I don't think I could get by with 1024 x 768. Because I switch apps so often, a high-resolution screen can significantly increase my productivity.

Bear in mind that switching means I have to buy about a grand's worth of new software on top of the machine, at least if I'm going to do things on the right side of the law (which is my preference).
posted by godawful at 2:24 AM on November 6, 2005


If you have to buy new versions of software by switching to Windows, there's your price savings right there.
posted by Rothko at 2:27 AM on November 6, 2005


Sorry Rothko, I should clarify further that I currently have Photoshop, Quark, InDesign and Illustrator for my current Windows desktop. I'd have to buy them for the Mac in order to do my work.
posted by godawful at 2:55 AM on November 6, 2005


Yeah, the cost of replacing all that software is pretty prohibitive. But have you looked into buying OEM software, such as sold here? Can't vouch for any individual sellers, but try a Google search for "OEM". (I've used them, but outside the US.) Another $-saving thought is to buy a refurbished Powerbook from the Apple website, but it sounds like you want the newest version....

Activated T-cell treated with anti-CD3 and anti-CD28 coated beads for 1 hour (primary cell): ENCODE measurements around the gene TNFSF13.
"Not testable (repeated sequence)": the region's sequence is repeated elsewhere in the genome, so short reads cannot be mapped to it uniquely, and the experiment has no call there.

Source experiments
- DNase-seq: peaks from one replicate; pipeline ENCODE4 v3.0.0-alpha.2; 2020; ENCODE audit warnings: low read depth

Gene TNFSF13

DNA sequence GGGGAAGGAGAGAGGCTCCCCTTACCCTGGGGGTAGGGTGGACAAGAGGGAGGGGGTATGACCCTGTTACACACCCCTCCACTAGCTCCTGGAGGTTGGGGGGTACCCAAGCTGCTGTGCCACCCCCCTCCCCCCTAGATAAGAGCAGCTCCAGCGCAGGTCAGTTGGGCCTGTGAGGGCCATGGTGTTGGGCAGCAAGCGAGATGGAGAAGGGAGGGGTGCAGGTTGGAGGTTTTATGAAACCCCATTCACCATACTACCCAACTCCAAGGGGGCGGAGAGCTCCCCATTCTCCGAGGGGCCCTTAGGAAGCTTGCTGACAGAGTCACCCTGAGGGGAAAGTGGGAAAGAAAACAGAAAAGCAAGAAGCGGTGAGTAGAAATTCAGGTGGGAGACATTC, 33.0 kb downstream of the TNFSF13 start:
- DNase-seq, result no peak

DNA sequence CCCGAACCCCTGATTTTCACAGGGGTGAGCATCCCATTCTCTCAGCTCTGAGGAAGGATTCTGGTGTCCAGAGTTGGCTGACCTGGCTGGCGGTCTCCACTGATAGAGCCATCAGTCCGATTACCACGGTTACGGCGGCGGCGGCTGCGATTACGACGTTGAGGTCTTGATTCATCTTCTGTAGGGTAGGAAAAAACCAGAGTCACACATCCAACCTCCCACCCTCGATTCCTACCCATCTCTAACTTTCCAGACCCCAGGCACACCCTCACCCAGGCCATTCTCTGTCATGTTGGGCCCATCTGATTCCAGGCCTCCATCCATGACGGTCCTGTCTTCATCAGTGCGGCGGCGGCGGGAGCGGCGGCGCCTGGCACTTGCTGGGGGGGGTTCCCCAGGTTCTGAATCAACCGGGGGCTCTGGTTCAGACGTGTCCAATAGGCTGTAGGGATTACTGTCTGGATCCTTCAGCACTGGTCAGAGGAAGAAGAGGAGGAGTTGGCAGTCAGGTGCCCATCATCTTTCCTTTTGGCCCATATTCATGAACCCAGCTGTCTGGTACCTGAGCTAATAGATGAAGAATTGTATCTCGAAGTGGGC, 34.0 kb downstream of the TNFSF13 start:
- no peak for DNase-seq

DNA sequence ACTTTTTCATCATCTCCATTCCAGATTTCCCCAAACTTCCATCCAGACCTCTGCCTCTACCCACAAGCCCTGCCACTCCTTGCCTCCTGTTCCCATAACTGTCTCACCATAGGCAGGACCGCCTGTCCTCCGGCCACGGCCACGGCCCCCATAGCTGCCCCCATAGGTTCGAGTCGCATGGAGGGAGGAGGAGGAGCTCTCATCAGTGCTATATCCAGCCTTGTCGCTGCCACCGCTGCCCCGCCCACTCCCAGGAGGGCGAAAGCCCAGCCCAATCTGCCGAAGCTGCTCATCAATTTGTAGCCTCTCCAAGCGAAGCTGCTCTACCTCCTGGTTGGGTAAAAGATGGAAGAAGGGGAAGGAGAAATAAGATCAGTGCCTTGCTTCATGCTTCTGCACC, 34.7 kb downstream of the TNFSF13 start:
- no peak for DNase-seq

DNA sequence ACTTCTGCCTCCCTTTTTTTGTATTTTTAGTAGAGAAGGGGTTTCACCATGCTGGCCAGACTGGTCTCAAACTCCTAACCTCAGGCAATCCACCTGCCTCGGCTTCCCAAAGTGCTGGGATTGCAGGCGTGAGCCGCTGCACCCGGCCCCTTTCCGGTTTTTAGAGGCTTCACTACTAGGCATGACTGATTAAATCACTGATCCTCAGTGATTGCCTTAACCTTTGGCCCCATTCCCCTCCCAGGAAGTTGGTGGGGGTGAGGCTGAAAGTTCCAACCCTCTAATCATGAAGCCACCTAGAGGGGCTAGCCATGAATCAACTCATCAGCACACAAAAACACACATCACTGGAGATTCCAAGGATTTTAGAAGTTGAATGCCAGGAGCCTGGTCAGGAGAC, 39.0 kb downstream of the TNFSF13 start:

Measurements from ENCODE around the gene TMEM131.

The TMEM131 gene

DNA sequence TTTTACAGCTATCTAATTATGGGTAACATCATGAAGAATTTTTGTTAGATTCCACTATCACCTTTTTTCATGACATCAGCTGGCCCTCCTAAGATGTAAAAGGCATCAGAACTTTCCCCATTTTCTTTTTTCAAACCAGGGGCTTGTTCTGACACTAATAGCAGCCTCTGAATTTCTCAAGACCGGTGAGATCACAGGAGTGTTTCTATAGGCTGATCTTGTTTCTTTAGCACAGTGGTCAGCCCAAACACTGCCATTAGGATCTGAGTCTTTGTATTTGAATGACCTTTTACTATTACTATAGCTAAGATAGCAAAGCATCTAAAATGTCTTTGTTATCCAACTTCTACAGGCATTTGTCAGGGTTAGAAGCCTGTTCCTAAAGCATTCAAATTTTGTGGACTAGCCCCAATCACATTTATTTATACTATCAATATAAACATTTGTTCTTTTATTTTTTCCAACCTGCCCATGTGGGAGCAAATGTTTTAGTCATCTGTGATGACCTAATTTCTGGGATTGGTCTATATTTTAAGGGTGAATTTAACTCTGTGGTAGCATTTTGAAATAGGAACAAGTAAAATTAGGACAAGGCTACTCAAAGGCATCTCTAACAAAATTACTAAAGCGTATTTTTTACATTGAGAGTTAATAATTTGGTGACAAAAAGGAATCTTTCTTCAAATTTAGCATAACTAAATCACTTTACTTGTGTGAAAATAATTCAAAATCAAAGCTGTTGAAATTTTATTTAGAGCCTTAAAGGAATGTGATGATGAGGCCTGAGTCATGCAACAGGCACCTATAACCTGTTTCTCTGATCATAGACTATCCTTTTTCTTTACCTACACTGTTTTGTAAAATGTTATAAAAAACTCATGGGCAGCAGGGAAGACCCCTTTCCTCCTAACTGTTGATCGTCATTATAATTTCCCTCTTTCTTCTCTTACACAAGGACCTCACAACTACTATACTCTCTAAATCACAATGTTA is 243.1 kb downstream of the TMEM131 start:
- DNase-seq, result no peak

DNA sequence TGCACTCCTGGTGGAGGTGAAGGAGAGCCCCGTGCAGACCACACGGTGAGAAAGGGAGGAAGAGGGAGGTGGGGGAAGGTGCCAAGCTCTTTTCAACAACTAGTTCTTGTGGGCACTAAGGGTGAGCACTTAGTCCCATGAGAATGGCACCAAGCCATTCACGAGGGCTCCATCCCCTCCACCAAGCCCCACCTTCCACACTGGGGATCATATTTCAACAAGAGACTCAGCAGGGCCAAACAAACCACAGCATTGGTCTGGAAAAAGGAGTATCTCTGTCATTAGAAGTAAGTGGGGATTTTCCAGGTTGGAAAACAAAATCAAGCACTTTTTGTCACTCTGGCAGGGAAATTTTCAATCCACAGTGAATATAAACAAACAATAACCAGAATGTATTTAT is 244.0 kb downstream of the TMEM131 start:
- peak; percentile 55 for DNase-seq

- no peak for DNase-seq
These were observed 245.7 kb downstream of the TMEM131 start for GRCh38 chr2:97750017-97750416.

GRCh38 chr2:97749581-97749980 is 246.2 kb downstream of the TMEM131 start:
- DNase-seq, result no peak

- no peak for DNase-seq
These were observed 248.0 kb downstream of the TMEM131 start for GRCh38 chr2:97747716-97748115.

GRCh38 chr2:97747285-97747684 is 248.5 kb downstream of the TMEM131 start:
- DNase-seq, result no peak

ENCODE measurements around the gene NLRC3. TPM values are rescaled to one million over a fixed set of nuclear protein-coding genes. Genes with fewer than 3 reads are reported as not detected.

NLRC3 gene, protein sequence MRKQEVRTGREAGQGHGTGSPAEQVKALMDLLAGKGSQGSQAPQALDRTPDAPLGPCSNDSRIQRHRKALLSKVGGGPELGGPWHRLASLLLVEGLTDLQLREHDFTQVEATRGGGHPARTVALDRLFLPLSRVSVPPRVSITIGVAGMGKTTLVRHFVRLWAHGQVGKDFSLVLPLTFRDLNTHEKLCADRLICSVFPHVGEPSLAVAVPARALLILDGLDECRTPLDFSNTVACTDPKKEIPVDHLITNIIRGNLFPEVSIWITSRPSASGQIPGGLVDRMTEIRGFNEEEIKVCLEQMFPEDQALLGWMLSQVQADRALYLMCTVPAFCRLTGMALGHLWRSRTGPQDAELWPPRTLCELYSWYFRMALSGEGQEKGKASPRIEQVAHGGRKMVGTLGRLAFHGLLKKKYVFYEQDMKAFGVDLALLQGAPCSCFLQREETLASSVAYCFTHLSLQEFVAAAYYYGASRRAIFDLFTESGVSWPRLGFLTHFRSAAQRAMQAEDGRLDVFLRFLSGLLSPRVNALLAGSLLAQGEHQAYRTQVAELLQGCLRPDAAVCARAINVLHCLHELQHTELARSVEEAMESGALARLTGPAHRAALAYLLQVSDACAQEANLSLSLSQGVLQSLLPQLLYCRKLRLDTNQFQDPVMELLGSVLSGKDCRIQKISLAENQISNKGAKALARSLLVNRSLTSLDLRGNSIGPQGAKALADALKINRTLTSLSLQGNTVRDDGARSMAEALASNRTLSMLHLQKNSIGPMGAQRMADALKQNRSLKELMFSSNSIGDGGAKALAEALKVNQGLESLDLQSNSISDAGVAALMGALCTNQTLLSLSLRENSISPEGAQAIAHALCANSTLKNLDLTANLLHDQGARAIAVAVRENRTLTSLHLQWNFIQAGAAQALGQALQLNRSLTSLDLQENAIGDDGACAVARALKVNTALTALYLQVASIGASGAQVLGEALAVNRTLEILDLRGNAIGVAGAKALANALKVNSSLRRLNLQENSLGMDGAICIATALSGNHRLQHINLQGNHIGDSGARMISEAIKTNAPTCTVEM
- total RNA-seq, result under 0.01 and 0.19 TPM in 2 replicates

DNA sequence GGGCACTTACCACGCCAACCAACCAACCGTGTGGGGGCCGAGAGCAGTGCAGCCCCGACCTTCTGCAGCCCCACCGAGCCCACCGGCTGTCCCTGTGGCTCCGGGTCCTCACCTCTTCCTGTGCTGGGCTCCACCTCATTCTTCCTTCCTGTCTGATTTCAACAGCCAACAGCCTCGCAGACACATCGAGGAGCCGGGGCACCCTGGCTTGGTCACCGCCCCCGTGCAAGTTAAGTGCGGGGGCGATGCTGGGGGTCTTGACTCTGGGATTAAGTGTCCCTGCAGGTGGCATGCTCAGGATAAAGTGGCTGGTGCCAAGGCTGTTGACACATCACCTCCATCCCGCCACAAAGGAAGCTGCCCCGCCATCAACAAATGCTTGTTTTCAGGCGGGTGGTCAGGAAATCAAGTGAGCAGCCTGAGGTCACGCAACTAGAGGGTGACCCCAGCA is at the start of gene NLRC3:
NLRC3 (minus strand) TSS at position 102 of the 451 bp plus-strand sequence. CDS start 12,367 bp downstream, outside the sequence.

posted by rob511 at 3:48 AM on November 6, 2005


I do design only occasionally these days, and I do feel that design applications are pretty much a wash across platforms... but I have to admit that a Powerbook has a certain cachet that scarcely any PC notebooks can match, which makes them a handy accessory for client meetings. Plus, sleep/wake "just works," unlike PC notebooks. Since money is tight, I'm seconding that perhaps you should consider a refurbished Powerbook, e.g. from Small Dog, ExperCom, or Apple itself.

I bought a "reseller refurbished" (heavily used, actually) TiBook G4 from ExperCom earlier this year, and it's been great fun for occasional use... although not enough to make me want to switch from my Windows workstation at home.